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Ten U.S. soldiers are credited with saving lives after assisting the injured in a six-car pileup near Paju, north of Seoul.
Ten U.S. soldiers are credited with saving lives after assisting the injured in a six-car pileup near Paju, north of Seoul. (U.S. Army)

SEOUL — Jang Hyung-geun thought he was going to die on Nov. 11.

The 42-year-old salesman was on his way to visit a client when another car smashed into his as part of a six-car pileup near Paju, north of Seoul.

As he slowly regained consciousness in the wrecked vehicle, the first faces he saw weren’t Korean — they were American.

“I couldn’t move my body when those foreigners appeared out of nowhere to save me,” he said. “I haven’t had the chance to say how much I and my family are deeply grateful to them for saving my life. … They even drove me to the hospital.”

The Americans were a group of soldiers from the United Nations Command Security Battalion at the Joint Security Area on the Demilitarized Zone separating the two Koreas. They were on their way to a day of recreation at Yongsan Garrison.

Luckily for Jang and the other injured Koreans, 27-year-old Sgt. Russell Smith was among the soldiers in the Yongsan-bound van that day.

Smith, a trained Army medic, treated the injured on the scene and made the decision to transport the most severely injured to a local Korean hospital.

After the accident, which happened three or four cars ahead of the van, Smith said he saw injured people everywhere, including a few who had been thrown from their cars into the roadway.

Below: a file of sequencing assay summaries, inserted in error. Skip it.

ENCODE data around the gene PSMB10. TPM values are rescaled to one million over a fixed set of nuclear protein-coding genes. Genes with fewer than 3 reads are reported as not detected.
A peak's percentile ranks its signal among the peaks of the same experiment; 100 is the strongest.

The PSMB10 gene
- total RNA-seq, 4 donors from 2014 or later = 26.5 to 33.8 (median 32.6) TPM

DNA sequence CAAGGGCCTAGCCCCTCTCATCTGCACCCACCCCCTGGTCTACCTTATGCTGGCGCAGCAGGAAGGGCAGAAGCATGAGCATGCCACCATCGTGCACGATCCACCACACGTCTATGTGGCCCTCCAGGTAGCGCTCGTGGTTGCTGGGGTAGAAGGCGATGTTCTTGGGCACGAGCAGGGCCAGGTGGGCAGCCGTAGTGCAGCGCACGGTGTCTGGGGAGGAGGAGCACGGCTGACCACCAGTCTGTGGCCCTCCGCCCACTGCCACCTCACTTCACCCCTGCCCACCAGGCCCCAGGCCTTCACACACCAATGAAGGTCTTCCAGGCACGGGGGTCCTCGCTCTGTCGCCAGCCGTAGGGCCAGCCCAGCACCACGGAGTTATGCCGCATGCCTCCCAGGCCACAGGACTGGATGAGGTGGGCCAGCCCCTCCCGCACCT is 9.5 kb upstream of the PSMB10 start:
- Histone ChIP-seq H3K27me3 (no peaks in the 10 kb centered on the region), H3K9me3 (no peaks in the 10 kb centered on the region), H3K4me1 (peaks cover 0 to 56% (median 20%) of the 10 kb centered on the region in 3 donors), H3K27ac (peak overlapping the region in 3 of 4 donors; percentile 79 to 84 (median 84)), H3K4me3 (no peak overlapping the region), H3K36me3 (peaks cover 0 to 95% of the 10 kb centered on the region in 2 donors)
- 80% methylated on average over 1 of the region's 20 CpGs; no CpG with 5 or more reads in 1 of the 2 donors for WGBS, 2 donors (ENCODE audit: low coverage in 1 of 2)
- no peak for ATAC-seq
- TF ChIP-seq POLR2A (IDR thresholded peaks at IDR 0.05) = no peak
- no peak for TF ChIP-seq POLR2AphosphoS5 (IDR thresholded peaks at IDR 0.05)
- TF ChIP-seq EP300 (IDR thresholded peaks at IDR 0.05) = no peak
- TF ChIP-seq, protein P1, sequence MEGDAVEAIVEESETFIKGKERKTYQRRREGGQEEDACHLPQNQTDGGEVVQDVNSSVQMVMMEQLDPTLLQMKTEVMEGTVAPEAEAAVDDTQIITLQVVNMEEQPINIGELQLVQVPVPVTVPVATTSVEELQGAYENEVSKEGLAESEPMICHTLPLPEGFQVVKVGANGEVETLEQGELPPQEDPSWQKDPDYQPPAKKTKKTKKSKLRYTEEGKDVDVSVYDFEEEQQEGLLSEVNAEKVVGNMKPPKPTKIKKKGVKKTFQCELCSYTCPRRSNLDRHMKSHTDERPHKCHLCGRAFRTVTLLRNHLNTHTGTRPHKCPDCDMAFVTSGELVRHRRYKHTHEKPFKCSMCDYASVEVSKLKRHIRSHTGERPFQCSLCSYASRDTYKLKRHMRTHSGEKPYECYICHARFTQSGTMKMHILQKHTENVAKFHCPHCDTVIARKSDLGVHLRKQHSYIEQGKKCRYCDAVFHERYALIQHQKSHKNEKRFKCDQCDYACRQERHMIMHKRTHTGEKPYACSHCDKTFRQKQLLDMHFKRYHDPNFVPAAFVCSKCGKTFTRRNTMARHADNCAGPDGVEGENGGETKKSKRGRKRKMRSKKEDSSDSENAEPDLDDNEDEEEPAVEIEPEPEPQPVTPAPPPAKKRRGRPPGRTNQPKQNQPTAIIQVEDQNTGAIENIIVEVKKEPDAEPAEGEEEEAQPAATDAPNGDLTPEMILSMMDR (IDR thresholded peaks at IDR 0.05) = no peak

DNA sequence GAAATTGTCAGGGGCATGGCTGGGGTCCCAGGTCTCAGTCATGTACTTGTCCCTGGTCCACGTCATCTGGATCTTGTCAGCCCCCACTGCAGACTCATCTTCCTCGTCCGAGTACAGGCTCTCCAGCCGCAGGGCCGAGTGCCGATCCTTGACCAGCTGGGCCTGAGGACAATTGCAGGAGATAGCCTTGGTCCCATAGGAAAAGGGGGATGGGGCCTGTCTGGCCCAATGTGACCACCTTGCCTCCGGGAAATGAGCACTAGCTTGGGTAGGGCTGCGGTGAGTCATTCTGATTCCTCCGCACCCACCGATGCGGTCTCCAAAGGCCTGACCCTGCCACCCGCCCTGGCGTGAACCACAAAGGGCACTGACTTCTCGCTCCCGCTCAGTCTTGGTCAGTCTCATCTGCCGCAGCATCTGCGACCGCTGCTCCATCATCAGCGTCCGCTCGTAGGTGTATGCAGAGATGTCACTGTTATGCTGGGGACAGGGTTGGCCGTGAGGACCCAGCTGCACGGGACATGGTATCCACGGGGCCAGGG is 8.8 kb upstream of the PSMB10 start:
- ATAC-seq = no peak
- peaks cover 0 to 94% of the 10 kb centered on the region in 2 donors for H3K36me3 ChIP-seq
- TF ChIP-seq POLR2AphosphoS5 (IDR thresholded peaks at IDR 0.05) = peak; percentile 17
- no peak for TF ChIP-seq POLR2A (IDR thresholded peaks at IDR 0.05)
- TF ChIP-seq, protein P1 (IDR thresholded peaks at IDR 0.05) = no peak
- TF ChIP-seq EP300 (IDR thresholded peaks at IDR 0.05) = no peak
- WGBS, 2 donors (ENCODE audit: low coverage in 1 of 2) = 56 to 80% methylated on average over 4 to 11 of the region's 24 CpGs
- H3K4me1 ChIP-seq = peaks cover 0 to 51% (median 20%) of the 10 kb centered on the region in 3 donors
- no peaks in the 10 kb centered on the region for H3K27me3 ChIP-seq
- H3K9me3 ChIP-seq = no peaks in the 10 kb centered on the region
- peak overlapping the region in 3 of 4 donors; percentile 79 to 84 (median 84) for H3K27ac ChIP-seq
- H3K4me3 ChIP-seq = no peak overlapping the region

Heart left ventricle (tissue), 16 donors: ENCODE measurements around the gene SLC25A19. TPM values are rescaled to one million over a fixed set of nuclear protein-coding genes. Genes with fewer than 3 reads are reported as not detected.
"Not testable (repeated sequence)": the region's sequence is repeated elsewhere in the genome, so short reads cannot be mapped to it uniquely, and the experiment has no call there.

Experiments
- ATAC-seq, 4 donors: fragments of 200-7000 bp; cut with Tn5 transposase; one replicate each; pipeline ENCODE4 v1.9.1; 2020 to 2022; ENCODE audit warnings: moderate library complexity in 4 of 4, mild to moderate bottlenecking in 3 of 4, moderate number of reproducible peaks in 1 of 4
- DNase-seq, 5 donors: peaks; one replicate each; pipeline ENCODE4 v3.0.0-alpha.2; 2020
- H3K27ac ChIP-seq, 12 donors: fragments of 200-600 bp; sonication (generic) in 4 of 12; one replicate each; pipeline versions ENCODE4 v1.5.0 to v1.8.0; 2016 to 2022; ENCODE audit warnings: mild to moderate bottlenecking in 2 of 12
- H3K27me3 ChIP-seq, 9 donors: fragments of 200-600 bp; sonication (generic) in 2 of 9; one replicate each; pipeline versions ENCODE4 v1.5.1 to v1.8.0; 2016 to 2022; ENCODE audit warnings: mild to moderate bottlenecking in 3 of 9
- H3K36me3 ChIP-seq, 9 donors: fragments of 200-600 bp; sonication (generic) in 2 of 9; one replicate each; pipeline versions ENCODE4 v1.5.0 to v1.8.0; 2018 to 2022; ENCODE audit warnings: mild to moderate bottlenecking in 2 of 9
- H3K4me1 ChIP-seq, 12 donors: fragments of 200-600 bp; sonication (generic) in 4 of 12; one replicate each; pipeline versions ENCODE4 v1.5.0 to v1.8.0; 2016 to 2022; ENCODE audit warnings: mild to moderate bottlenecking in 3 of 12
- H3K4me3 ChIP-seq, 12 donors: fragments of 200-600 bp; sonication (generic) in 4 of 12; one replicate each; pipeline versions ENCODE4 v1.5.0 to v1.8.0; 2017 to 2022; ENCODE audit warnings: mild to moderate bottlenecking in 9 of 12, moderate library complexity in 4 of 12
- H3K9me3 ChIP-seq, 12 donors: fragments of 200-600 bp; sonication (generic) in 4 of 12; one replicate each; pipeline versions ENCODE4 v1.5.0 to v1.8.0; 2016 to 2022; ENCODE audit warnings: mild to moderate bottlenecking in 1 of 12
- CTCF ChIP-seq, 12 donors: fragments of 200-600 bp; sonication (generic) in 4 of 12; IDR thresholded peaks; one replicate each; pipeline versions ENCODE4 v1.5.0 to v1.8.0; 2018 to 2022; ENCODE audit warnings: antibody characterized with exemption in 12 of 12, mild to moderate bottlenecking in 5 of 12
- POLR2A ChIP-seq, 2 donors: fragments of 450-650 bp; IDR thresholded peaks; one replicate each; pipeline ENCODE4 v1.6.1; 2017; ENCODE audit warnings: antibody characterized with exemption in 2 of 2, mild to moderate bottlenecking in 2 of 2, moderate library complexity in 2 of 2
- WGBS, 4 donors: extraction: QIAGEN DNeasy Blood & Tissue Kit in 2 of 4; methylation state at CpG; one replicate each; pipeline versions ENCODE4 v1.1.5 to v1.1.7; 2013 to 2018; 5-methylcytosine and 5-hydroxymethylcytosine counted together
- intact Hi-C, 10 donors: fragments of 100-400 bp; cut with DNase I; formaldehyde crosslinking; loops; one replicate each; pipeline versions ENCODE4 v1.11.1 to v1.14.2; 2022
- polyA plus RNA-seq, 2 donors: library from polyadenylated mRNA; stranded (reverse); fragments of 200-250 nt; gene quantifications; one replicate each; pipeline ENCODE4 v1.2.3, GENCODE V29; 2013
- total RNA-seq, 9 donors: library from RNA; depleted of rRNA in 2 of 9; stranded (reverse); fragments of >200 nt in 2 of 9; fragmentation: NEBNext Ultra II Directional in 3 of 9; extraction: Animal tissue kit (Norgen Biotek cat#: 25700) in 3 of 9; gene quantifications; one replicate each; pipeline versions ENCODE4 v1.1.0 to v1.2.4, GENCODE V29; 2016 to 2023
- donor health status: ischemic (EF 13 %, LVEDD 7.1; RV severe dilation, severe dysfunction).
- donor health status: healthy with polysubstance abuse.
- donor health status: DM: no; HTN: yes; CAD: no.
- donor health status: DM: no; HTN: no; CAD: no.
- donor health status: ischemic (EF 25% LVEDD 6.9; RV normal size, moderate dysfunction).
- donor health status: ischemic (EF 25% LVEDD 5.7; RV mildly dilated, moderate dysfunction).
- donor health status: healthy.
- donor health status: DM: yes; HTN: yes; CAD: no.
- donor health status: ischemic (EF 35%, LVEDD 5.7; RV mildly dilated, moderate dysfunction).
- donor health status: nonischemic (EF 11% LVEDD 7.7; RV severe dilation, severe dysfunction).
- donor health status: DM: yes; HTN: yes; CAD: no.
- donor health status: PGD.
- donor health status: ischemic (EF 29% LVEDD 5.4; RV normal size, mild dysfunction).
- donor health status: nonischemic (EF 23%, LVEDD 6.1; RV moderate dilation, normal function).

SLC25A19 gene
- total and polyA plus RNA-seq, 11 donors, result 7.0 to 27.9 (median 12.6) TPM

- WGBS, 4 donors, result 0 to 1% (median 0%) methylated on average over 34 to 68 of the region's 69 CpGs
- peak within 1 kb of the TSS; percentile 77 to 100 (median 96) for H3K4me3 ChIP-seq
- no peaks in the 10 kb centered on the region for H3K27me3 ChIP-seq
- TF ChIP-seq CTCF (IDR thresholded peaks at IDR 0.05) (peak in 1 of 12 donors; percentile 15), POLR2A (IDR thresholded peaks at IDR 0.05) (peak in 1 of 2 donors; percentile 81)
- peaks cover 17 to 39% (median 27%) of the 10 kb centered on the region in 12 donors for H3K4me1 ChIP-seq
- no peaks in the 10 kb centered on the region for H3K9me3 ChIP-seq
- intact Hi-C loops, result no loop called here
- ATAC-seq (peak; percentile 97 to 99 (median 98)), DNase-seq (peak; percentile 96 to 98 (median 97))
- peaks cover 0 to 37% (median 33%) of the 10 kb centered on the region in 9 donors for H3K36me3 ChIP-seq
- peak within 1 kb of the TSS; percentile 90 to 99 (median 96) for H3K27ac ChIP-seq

He found one person “slumped over the steering wheel” with gas leaking from a punctured tank in his car, he said.

“He was semi-conscious … could not open his eyes,” Smith said. “His face was really swollen,” and Smith thought he had a concussion.

While Smith worked on the injured, Sgt. Jamar Alford ran to the front of the accident scene and took control of guiding traffic.

Alford, 24, said each of the 10 soldiers in the van assisted in some way, from talking to the injured to handing out blankets.

Everyone “jumped in and did what they thought was right,” Alford said. “It seemed like we were actually trained to do it.”

When they were unable to figure out how long it would take for South Korean ambulances to arrive, Smith made the call to bring two of the injured to the hospital himself.

By the time they were done being heroes, they had lost their chance for bowling at Yongsan.

But that was OK, Alford said.

“We all felt good, we couldn’t stop smiling,” he said. “We all thought we did a really good thing that day.”

Smith has been nominated for an Army Commendation Medal, and the other troops, including Alford, have been recommended for Army Achievement medals.

Maj. Tom Hanson, battalion executive officer, said the actions demonstrate that his soldiers are top-notch.

“The fact that every one of our soldiers … acted like it was a battle drill makes clear that this is a unit that definitely sets a high standard on duty performance,” he said.

When Jang learned that the people who helped him were soldiers, he said he wasn’t surprised.

“So that’s why they are so … professional,” he said.

Top-notch troops

The soldiers in the van:

Sgt. Russell Smith

Sgt. Jamar Alford

Staff Sgt. Damon Brody

Staff Sgt. Albert Fleming

Staff Sgt. Joseph Hampton

Staff Sgt. Benjamin Daughtry

Staff Sgt. Charles Jackson

Spc. Andrew Hubbard

Spc. John Dotson

Spc. Michael Prieto

Source: United Nations Command


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